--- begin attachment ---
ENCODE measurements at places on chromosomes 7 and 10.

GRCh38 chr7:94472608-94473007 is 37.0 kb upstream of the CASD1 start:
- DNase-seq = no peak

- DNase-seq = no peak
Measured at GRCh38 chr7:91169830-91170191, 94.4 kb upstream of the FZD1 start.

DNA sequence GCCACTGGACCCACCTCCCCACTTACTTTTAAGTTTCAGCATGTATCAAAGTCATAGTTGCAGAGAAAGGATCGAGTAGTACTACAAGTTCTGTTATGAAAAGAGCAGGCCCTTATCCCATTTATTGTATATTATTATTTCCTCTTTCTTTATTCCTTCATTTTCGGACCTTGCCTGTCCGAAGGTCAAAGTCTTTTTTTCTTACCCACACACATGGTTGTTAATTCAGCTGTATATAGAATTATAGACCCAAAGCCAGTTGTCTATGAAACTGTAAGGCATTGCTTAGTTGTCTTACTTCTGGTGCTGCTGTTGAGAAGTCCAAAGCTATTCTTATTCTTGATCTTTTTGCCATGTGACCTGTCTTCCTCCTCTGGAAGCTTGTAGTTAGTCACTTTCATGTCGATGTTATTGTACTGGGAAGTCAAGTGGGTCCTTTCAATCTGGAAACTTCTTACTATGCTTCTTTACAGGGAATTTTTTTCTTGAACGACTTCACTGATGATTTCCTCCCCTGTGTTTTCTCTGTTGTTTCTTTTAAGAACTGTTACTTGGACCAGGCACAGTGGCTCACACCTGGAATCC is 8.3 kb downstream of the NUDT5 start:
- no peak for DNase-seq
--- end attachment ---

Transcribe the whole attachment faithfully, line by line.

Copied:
ENCODE measurements at places on chromosomes 7 and 10.

GRCh38 chr7:94472608-94473007 is 37.0 kb upstream of the CASD1 start:
- DNase-seq = no peak

- DNase-seq = no peak
Measured at GRCh38 chr7:91169830-91170191, 94.4 kb upstream of the FZD1 start.

DNA sequence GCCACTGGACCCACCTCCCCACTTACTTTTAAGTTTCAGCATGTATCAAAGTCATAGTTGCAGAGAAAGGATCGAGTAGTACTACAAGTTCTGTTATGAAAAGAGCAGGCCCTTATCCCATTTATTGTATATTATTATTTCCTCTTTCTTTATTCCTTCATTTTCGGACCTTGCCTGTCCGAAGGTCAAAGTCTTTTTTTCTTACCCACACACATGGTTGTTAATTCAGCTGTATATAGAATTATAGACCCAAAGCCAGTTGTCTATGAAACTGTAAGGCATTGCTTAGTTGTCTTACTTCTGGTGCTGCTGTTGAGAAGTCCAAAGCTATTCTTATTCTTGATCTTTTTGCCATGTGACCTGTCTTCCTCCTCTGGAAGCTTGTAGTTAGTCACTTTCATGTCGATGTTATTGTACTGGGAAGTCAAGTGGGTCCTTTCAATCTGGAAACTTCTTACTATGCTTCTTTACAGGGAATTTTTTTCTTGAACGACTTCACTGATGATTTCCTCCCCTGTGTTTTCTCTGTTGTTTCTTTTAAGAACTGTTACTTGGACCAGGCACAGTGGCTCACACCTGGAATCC is 8.3 kb downstream of the NUDT5 start:
- no peak for DNase-seq